In recent weeks there have been two major decisions that have come out of the Supreme Court that have caught the headlines and, in theory, could and should have major implications on the business sector overall. When we say “could”, there is a very good reason reason for choosing that word!
Business Interruption Insurance
The initial decision involved “business interruption insurance” and the failure of many Insurers to pay out to businesses who had been impacted by the COVID-19 virus. The Supreme Court found in favour of the Financial Conduct Authority (FCA) and businesses in an appeal concerning an earlier judgment by the High Court. The decision initially suggested that many thousands of businesses were in line for a pay-out as it was found that Insurers should have made payments under their business interruption insurance policies.
The problem is that the judgment only applies to particular wording in some clauses in some contracts. Not many businesses had the cover that addressed non-specified diseases, so the actual number of businesses that were likely to benefit in any way, were calculated to be a maximum of approximately 350,000 businesses out or a total of six million that exist in the UK. Hiscox, one of the insurers involved, confirmed that fewer than a third of its business interruption policies would be affected by the judgment. This just goes to show that wording in legal documents can be vital in the provision of protection to the business community (and those offering insurance policies) and 2020 demonstrated that the most unlikely of events can and sometime sooner or later, will occur!
When workers are actually employees
The second major decision to make the headlines occurred when the Supreme Court ruled that Uber must now classify drivers as workers and pay benefits, such as holiday pay etc, that are due to them. Unlike the business interruption decision, this one seemed pretty unequivocal in how widely it would impact and that it would have an affect across their workforce. According to press reports and updates from those law firms representing the claimants, 20% of Uber’s 60,000 UK drivers have already launched a claim against Uber.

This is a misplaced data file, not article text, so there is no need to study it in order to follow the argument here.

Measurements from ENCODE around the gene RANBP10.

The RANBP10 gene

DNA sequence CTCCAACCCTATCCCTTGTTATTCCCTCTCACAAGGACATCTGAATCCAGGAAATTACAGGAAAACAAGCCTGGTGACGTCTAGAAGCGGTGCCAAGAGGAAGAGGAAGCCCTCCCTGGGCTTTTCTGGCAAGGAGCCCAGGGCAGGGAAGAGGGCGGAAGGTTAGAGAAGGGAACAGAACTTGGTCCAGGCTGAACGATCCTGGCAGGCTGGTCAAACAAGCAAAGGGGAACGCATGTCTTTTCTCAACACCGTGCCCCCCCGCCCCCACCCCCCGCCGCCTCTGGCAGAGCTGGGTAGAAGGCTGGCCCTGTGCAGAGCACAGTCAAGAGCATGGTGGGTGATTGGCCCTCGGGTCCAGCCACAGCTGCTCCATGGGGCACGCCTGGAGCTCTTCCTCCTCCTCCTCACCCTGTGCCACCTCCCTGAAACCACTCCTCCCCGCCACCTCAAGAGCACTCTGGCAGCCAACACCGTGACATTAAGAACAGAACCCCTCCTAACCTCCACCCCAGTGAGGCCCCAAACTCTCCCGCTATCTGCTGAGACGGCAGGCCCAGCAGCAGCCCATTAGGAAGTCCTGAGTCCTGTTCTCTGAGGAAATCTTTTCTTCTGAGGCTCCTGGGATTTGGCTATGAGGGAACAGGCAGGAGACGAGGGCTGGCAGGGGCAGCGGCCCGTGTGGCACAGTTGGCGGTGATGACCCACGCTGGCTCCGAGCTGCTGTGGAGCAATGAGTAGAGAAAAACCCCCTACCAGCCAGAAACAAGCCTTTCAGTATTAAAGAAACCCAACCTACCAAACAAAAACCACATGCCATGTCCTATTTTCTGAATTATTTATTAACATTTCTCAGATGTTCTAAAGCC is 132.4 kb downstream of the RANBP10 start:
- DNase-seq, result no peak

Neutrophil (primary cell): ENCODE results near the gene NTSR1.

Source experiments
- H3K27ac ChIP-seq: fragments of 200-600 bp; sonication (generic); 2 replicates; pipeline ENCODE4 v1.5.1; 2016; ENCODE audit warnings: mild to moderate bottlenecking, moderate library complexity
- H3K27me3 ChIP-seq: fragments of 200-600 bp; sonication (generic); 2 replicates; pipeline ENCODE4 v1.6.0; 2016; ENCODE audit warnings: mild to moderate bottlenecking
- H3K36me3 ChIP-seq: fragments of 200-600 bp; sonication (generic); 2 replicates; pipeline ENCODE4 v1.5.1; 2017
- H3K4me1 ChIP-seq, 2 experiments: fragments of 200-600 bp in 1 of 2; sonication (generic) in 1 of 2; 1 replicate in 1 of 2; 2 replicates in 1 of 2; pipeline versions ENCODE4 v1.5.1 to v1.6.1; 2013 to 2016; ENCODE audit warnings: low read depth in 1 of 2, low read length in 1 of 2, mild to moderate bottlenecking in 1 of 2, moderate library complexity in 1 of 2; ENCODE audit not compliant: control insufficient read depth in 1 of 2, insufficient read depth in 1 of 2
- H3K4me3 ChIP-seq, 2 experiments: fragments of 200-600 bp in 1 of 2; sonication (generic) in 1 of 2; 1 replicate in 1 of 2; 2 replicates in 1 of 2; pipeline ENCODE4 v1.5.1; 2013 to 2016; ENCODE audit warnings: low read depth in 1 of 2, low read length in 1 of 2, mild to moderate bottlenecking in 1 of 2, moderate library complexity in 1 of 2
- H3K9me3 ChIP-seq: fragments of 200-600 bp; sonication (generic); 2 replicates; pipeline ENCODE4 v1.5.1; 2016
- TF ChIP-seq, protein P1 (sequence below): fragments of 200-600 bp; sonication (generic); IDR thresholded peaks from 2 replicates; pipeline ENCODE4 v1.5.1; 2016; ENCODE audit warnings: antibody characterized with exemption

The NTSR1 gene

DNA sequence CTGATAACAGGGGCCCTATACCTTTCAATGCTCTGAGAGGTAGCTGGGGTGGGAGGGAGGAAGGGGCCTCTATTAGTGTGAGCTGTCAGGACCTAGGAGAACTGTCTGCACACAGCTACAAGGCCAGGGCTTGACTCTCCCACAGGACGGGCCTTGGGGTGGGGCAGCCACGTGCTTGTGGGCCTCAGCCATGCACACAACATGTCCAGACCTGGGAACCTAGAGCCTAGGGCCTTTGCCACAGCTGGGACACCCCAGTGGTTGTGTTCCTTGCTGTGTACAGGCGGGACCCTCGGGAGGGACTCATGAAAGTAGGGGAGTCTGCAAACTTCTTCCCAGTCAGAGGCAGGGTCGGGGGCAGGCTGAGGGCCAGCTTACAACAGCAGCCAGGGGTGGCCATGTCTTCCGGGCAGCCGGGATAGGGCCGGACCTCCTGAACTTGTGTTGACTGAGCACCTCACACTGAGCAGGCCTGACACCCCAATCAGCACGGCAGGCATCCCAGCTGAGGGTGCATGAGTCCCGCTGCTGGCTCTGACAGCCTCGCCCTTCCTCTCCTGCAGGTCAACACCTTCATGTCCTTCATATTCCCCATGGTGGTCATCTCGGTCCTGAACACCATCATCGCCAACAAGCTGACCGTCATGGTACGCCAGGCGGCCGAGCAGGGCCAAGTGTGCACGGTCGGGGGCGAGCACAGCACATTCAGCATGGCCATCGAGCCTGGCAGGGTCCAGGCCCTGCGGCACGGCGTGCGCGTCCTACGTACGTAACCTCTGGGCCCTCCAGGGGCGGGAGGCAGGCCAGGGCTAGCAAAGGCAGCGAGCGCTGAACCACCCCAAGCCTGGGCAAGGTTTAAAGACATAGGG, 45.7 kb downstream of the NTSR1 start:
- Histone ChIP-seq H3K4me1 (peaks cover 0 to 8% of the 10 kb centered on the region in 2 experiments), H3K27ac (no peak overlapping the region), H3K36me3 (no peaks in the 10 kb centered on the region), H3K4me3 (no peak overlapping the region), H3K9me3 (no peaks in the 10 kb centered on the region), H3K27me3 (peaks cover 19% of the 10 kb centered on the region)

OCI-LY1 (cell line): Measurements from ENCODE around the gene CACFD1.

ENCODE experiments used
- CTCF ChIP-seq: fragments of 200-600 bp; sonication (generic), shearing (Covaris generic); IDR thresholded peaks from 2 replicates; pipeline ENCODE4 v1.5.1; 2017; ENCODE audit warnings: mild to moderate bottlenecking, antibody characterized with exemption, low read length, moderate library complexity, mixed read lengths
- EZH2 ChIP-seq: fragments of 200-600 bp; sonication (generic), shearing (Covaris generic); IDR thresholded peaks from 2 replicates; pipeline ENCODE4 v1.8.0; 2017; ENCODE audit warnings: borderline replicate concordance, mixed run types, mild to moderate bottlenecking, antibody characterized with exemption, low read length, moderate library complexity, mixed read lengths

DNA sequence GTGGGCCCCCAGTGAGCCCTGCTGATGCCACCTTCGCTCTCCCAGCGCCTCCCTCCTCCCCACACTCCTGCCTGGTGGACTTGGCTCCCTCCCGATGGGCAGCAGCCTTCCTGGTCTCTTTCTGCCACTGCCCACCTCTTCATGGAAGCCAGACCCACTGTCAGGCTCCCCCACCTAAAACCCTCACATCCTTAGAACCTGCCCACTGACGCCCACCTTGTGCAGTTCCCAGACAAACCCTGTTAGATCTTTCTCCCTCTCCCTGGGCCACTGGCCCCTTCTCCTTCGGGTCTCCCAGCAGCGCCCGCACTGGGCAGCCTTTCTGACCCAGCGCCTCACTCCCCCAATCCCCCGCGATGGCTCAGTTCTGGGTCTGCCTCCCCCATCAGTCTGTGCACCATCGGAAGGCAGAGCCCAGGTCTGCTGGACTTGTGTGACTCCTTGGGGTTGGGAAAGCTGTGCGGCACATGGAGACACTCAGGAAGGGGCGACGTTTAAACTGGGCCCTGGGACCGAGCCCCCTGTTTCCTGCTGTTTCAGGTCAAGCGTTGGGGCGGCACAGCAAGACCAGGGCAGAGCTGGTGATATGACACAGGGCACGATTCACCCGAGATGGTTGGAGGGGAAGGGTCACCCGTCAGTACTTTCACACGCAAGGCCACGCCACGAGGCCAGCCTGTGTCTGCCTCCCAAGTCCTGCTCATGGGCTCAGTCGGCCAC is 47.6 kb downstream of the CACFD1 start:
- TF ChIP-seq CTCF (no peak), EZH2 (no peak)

The claims are not insubstantial. Payouts, if successful, could equal between £10,000 to £12,000 for each claimant. On top of this some of the estimates from the likes of Deutsche Bank suggest that Uber could have to pay $2.5 billion in back VAT payments. Whether the VAT ever gets paid is a moot point. Suggestions in the latest Uber Global trading statements are that Uber are stating that they can never reach profitability and losses had grown to $16.4 bn in December 2019 and, remember, that’s before Covid-19 showed up!
The lessons from these two cases are huge. How well you fare over time is all about the quality of your legal document wording and the quality of who is giving you advice about your business model when you start up. The insurance market will live to see another day, whether Uber do in the long term is another question altogether!
If you need high quality commercial legal advice, say for instance a contractual agreement or have any questions about contracts, then contact rhw’s commercial legal team on 01483 302000 or email email@example.com and ask to speak to Nick Richardson.
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